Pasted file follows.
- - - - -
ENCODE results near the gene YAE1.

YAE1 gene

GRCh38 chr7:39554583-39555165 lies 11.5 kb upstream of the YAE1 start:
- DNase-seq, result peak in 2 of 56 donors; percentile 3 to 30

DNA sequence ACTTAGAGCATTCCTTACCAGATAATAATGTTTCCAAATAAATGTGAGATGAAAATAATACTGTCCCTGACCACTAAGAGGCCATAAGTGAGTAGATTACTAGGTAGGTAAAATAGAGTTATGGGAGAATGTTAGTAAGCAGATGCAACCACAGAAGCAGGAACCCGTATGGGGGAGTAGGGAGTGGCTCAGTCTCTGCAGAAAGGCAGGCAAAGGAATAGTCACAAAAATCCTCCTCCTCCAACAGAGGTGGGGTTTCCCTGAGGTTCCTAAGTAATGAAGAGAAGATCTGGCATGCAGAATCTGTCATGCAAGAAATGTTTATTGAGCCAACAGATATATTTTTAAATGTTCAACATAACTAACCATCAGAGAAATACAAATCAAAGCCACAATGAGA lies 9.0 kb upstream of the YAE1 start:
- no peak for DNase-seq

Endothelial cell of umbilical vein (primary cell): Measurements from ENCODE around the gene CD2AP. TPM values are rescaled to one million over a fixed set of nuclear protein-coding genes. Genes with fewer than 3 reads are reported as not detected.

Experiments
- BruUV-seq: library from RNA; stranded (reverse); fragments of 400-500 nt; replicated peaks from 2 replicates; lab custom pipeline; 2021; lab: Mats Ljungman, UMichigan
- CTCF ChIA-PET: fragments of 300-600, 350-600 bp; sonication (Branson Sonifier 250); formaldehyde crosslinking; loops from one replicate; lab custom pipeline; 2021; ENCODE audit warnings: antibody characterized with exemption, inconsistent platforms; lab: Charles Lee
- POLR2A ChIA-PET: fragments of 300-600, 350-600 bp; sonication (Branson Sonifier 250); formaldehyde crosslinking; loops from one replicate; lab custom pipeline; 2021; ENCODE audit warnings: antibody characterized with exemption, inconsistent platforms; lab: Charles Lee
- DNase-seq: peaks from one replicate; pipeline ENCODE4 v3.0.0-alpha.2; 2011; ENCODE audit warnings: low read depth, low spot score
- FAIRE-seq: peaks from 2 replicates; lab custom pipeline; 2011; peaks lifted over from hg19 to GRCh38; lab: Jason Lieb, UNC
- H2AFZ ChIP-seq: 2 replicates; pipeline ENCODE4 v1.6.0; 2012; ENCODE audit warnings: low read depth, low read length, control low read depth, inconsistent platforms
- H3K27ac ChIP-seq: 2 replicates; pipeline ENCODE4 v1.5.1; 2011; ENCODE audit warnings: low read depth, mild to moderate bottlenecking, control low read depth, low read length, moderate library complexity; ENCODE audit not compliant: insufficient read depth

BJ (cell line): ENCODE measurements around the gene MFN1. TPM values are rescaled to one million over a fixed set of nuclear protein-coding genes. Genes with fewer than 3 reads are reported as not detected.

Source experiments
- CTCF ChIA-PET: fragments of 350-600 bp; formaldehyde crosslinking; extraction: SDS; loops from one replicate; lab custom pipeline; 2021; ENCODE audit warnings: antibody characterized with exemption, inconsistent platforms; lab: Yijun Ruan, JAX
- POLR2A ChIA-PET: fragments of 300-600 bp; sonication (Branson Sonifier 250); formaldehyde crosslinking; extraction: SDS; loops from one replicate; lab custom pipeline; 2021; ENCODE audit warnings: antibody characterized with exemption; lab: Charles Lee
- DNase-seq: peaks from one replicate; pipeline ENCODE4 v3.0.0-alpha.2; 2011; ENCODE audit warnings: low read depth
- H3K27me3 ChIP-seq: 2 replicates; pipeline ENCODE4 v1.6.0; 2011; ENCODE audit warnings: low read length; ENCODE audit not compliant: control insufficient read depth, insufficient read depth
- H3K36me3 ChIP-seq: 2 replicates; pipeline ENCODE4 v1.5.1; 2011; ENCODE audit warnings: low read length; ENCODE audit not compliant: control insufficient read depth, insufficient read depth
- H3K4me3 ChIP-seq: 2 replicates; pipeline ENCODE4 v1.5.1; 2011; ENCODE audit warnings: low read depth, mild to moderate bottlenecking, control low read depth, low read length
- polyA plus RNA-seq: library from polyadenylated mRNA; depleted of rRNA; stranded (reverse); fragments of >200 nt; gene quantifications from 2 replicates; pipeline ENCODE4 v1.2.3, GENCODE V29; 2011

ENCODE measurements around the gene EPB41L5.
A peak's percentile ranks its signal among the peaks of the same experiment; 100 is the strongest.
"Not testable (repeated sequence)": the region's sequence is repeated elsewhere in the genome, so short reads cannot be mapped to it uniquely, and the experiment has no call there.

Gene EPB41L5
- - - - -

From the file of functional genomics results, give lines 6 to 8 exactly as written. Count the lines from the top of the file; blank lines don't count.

- no peak for DNase-seq

Endothelial cell of umbilical vein (primary cell): Measurements from ENCODE around the gene CD2AP. TPM values are rescaled to one million over a fixed set of nuclear protein-coding genes. Genes with fewer than 3 reads are reported as not detected.

Experiments